Production executives talk about global outlook and the war in Ukraine at AFCI conference | New


US-based physical production executives now think more globally than ever – and aren’t yet discouraged from filming in Eastern Europe by the war in Ukraine.

These were among the insights offered to film commissioners around the world this week by a panel including executives from Netflix, HBO and Amazon at AFCI Week, a conference of the Association of Film Commissioners International which runs from 27 to June 30 in Los Angeles.

During a panel on production in a post-pandemic world, Jay Roewe, HBO’s senior vice president of incentives and production planning, said that when we think about where to shoot a project, ” we are now thinking globally, in a way that we have never done before. We are thinking about every state, every country.”

The following decisions, Roewe added, are no longer just about locations and incentives and can bring what they represent in major new business ventures to a region: “We are spending billions of dollars around the world,” a- he pointed out, with a large project representing “a company that will come to employ hundreds of people and have a substantial economic impact in your state or country”.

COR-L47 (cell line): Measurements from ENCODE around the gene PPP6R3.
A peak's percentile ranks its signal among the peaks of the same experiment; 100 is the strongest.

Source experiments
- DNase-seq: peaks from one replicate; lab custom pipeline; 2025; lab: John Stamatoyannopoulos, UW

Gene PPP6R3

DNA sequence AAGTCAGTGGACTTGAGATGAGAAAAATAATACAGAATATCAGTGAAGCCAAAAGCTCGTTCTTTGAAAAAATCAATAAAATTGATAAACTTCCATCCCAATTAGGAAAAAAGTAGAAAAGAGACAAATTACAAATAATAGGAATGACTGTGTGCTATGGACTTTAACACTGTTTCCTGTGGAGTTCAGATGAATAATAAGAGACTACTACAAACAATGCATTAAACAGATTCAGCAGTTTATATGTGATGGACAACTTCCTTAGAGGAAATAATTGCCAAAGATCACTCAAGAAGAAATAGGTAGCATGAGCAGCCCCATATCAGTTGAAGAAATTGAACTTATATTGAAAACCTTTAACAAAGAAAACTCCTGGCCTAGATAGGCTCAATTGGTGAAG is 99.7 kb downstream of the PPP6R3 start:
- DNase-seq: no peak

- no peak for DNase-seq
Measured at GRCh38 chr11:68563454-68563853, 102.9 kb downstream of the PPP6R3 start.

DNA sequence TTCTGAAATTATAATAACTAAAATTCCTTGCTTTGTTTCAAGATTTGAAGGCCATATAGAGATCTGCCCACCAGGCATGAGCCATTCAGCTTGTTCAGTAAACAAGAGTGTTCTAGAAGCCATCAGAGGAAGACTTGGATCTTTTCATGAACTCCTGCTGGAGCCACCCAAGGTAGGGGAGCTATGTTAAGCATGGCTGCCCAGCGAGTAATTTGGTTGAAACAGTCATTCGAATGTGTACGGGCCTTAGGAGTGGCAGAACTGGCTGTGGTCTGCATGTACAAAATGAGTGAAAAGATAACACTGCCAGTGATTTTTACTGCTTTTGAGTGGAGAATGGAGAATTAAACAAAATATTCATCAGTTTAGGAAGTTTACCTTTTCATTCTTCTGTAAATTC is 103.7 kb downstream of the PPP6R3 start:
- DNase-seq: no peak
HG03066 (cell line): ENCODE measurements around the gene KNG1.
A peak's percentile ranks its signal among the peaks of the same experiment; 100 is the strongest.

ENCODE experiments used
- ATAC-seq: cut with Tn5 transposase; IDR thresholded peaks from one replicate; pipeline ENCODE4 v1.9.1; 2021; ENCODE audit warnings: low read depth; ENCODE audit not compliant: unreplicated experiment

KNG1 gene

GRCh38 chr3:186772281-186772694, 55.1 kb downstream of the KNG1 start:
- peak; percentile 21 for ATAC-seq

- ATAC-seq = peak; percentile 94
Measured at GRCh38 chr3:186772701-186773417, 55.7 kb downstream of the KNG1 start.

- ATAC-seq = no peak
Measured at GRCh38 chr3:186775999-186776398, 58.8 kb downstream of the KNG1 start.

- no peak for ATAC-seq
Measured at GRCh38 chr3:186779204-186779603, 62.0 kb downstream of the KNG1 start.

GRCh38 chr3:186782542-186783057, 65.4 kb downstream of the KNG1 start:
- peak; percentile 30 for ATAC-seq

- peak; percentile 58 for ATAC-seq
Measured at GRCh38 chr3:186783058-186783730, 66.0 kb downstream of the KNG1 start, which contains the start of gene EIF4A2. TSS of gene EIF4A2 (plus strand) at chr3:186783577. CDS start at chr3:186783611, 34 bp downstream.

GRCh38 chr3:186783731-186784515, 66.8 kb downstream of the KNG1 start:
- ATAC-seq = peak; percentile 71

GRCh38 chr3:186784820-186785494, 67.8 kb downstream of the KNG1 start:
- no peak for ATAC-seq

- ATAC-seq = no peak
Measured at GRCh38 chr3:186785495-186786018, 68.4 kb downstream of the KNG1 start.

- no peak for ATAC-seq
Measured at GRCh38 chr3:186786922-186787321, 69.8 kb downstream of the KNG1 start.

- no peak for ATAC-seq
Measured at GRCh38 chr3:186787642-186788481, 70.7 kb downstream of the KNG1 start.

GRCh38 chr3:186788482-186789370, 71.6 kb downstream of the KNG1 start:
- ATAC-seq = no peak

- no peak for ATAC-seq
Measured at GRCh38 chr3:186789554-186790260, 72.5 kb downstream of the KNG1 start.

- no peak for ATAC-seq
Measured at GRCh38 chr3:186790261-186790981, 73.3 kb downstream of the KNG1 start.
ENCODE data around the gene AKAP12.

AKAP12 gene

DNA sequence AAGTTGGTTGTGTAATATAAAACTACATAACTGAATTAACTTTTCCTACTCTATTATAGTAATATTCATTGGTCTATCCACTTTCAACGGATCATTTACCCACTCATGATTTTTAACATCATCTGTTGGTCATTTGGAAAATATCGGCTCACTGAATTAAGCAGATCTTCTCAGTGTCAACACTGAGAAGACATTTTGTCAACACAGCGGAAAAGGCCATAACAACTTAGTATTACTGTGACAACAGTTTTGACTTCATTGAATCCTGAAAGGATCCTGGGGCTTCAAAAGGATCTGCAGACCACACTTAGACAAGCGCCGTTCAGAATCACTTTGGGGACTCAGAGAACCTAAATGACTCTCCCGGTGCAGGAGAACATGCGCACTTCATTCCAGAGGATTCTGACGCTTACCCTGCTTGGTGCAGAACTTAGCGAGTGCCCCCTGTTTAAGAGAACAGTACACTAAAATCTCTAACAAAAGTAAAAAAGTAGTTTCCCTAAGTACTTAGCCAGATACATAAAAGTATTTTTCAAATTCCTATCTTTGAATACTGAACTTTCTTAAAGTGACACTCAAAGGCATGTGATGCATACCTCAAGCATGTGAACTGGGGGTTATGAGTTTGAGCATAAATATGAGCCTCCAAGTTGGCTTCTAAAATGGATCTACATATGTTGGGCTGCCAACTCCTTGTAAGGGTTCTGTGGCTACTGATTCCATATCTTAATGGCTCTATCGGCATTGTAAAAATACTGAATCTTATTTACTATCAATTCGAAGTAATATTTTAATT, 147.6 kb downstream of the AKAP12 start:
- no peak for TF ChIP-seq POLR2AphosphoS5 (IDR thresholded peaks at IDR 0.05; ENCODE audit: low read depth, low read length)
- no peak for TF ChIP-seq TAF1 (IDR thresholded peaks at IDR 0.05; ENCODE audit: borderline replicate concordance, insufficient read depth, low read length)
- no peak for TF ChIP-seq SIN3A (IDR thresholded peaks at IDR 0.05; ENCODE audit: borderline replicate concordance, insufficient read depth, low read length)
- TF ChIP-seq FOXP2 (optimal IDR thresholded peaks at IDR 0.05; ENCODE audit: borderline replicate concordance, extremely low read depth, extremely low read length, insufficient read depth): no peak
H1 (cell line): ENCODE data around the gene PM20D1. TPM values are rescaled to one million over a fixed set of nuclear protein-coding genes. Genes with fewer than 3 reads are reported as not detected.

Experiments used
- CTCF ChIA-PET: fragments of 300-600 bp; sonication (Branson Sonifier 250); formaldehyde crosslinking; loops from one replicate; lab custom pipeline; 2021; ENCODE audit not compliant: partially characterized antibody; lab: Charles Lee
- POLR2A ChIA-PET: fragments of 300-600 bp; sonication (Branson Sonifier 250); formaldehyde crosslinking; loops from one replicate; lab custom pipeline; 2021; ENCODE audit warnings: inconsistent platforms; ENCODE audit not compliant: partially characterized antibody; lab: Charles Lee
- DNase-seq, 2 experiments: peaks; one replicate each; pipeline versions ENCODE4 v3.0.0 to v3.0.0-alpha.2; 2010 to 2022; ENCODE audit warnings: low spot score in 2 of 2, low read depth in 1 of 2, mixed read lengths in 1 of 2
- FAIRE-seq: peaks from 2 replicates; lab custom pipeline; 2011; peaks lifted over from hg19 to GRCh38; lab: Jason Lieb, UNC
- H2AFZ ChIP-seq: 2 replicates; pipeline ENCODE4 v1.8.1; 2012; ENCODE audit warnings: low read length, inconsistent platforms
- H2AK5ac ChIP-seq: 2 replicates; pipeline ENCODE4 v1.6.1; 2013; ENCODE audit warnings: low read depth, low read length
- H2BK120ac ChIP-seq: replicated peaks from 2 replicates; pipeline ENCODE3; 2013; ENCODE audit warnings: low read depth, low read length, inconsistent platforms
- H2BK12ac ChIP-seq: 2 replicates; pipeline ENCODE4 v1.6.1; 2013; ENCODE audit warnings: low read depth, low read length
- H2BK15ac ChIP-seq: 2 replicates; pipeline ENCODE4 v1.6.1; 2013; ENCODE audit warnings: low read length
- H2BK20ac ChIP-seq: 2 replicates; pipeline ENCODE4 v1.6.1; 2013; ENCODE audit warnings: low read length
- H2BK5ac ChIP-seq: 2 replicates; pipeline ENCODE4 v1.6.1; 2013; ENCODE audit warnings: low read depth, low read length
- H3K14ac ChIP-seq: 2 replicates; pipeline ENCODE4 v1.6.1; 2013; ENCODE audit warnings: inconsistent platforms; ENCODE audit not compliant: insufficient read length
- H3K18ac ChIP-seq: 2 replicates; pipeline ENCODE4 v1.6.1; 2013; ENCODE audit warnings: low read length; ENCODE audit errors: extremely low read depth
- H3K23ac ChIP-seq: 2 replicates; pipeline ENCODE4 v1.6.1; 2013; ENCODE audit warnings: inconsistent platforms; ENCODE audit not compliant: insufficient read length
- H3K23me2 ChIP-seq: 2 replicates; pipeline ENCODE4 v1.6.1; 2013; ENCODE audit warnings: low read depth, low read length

HBO is filming its game of thrones spin off Dragon House at sites in a number of European territories.

Asked about the effect on production planning of events like the war in Ukraine (where HBO shot its Chernobyl limited series), Roewe said that in the current climate “I have to be politically aware of what’s going on in the world”. Supply issues and currency fluctuations could affect his thinking going forward, he said, but for now, “we are continuing productions in Eastern Europe. We’re not going to let them stop us. »

Noelle Green, director of production management for original series at Netflix, said her company “has several shows in development.” [and] was heading to Eastern Europe as the war began to surface and all the shows still wanted to go. As a company, she said, “We are looking at choosing the filmmaker.”

This year’s AFCI week marks the return of the event after a two-year hiatus, with the format shortened from the usual five days to three. The conference, open to AFCI members, affiliates and sponsors, offers networking opportunities with industry decision makers, educational sessions and a “Meet the executives” day.

Organizers said more than 130 commission members were attending the event, along with “several hundred” industry professionals as speakers and guests.

The conference opened on Monday, June 27 with a keynote from Glenn Gainer, Head of Physical Production for Amazon Originals.

Gainer praised the role the commissioners have played in getting the industry back to work during the pandemic: “Around the world, film commissions have worked with studios and the workforce to ensure a smooth restart” , did he declare. “Thanks to [AFCI] members in this room, the global film, television and streaming industry is back to telling stories.


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